By Guest Blogger Lauren Berger
I cannot reiterate the importance of encouraging young people to intern in college and high school.
My internships have been the most valuable workplace experiences I’ve ever had. The first internship I accepted was the spring semester of my freshman year in college – this was much earlier than my friends and peers. The reason I got started on my internship journey was simple – my mom. See, I have your typical Jewish mother from Brooklyn who makes sure that her voice is heard. She is strong and has guts – something I’ve been fortunate enough to inherit from her.
When I went away to college, my friends and I were focused on a few things: namely drinking, boys, sorority life, and football games. College life was all about the parties, the relationships, sometimes the classes – but never about the future. As a young person attending one of the largest universities in the country, there wasn’t exactly a particular person looking after your best interest. I was lucky that my mom tried so hard to get through to me. She always called, always reminded me to check out interesting television segments and newspaper articles, but most importantly – she told me about internships.
My mom saw a segment on the Today Show in 2002 about internships. Some of her personal friends had kids that were interning over the summer. She thought I should check it out. Like any college freshman girl, I had better things to do (or so I thought). But my mom, in her true nature, kept reminding me about these internships and encouraging me to go to the career center to see what they were all about. “Wouldn’t that be neat to work in an office and learn under one of those top executives?” she would say, trying to get me excited about my future. I was uninterested, but for my mother’s sake, I walked into the career center to see what interning was all about.
Alright, this didn’t look so bad after all! There was one internship that looked very interesting, but that was clearly hard to get. It was at an advertising and public relations firm and I was told they only accepted seniors. I told my mom about this hard-to-nail internship, and she asked me what I was going to do. I told her I would try.
And try I did! I learned not to take no for an answer (thank you mom) and that when people put obstacles in front of you – you learn to overcome them. I cold-called the company, introduced myself, and explained that I was interested in an internship. My one year in college didn’t come up in the conversation. The internship coordinator at the company told me to send over my resume and cover letter and she would consider my application. That night, I put together a resume and cover letter (with only my part-time job and volunteer experience) and pressed send on the email.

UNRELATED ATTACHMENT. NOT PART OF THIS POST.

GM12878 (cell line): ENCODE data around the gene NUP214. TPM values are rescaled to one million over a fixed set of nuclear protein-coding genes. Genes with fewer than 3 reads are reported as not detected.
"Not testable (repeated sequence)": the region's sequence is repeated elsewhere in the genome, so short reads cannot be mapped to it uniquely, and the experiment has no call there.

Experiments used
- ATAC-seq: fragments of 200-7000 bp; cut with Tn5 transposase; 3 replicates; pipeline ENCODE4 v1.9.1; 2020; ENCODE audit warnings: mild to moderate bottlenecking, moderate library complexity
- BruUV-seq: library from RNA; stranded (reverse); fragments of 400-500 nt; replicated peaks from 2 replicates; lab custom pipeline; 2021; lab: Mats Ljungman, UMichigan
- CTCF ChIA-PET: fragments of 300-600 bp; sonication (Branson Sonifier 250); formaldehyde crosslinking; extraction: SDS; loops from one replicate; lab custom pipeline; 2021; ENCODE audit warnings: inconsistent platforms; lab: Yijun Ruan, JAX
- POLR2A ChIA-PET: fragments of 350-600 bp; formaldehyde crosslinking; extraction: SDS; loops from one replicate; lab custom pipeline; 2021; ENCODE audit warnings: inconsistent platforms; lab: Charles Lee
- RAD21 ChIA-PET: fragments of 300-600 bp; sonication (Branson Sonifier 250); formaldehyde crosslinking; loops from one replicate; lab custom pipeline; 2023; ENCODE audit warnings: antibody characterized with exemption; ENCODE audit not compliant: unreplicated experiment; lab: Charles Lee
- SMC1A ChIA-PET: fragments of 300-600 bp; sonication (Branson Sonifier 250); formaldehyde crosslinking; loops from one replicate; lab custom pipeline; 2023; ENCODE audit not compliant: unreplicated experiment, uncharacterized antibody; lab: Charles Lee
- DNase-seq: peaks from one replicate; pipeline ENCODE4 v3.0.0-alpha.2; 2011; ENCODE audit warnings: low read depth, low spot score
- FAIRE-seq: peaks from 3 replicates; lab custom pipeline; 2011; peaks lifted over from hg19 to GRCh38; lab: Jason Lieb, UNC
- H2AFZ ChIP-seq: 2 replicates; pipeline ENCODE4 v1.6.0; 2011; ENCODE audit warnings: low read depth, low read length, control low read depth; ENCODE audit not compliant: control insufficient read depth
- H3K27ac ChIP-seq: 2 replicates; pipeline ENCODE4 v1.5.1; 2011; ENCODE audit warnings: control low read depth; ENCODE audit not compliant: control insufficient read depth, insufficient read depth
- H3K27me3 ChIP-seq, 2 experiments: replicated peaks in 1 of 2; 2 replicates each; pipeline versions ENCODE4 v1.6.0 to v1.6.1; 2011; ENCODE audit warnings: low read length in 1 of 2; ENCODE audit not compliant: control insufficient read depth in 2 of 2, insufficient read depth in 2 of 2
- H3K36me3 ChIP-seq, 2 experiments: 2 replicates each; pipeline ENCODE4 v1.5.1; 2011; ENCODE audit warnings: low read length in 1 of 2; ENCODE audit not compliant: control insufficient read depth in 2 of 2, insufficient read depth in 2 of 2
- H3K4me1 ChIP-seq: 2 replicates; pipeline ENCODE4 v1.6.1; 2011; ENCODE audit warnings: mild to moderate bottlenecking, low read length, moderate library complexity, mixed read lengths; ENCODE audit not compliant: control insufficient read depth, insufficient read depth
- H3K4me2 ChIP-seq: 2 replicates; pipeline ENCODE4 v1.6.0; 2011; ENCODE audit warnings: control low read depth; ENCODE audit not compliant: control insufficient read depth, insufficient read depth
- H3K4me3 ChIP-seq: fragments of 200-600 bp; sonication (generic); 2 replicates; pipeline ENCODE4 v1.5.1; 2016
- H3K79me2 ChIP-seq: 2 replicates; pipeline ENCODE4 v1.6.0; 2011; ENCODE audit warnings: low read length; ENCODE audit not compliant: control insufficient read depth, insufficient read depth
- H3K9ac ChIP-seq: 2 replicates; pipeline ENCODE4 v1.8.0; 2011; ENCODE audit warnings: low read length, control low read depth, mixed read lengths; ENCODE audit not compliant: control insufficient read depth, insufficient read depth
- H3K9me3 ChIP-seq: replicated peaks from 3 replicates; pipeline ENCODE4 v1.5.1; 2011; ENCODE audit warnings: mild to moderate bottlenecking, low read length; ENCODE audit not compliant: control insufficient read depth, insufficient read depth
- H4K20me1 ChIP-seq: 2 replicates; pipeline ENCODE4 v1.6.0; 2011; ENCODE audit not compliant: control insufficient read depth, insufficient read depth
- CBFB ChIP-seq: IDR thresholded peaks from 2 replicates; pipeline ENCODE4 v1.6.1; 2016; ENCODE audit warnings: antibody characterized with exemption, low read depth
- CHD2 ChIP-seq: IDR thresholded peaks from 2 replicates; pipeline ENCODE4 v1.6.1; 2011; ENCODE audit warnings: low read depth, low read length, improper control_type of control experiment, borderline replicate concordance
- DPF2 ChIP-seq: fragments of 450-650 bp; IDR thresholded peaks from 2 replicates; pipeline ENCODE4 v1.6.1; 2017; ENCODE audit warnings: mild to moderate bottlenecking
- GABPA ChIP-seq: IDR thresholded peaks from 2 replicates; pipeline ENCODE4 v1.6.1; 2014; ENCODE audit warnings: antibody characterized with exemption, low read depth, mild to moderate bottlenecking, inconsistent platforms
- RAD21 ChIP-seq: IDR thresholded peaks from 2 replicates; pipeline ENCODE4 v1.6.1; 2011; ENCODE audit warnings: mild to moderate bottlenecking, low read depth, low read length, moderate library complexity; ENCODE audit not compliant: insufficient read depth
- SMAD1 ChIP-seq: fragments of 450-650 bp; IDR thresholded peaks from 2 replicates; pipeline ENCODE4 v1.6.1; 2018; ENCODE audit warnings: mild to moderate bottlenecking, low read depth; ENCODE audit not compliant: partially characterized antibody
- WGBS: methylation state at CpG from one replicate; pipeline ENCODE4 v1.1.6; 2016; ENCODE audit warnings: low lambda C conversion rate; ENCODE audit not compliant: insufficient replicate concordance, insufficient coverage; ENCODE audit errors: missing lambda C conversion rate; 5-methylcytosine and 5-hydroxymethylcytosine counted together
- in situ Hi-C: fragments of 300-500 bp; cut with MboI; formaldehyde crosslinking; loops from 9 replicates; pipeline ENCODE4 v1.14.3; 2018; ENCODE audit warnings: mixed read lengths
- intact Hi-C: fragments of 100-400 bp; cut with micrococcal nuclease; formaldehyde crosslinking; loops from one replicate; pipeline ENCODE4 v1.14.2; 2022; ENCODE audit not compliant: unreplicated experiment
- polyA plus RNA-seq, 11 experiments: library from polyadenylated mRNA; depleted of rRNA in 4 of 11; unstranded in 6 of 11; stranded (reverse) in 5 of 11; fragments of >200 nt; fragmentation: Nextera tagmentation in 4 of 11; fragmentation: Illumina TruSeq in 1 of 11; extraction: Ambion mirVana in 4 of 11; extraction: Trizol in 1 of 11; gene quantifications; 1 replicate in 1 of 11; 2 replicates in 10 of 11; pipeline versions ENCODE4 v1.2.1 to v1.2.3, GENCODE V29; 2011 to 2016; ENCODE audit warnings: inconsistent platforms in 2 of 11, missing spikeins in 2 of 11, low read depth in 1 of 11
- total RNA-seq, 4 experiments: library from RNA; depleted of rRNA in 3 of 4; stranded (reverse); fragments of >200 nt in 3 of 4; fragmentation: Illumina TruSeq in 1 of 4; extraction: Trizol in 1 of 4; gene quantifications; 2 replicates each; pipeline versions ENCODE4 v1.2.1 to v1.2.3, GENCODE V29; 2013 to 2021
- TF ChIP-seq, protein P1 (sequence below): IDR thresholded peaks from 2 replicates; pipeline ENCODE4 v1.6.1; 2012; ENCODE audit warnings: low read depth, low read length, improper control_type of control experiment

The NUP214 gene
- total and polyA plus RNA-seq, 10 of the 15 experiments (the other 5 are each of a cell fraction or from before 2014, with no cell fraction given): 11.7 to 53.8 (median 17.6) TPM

The very next morning, I received a call from the internship coordinator… she told me she was impressed. I didn’t know why. She explained that she’d never received a resume within 24 hours of requesting it. She was impressed with my quick follow up, the fact that I would apply for a senior internship position with little work experience, and she offered me an interview.
The very next day, I went in for the interview. I learned about the company before I walked through the door. I went in prepared, educated on their business, aware of their mission statement and who their clients were. Well, I got the internship offer! The woman looked at me and said, “You seem unstoppable, Lauren.” I call this my “click moment.” It made me realize that I could go after anyting I wanted in life. That I was in control of my own destiny. It felt invigorating. This internship also taught me that college wasn’t only about boys, parties, and football games – I needed to focus on my future and think about the professional that I wanted to be. My internship made me understand that.
My purpose of today’s blog is to encourage you, to please encourage your kids, high school and college, to seek opportunities that help them with their future. If my mom hadn’t kept calling me, I’m not sure where I’d be today.
Thank you, mom.
About Lauren Berger
Business Week Magazine named Lauren Berger number 5 on their annual list of Young Entrepreneurs 25 Under 25. America Online says, “If you are going to college and wondering what you are going to do this summer – you need to look her up.” Mobile Youth has placed her in the top 10 Youth Marketing Minds of 2010.
Lauren Berger is CEO of InternQueen.com, an online internship destination that helps students find and apply for internships while also educating them on how to make the most of their experiences.
Today, Berger is an author, international speaker, spokesperson, and runs www.InternQueen.com. Berger works with over 1,000 employers worldwide, connecting them with some of the most ambitious high school and college interns on the planet. Berger’s website reaches over 80,000 different students, parents, and employers each month. She has connected thousands of students with the internships of their dreams. Berger has spoken to thousands of high school & college students at over 50 colleges & universities in 20 different states.
Berger’s book, ALL WORK NO PAY: Finding An Internship, Building Your Resume, Making Connections, and Gaining Job Experience, was released January 3, 2012 worldwide. She was recently feature on The Today Show, Fox & Friends, and Bloomberg.com.
In her spare time, Lauren loves traveling, spending time with friends & family, and catching up on her DVR!
We’d love to know, have your kids ever interned? Would you encourage your kids to intern after reading this article? The ON THE FENCE QUESTION: At what point is parental involvement necessary, and at what point do you let your kids create their own life and make their own decisions.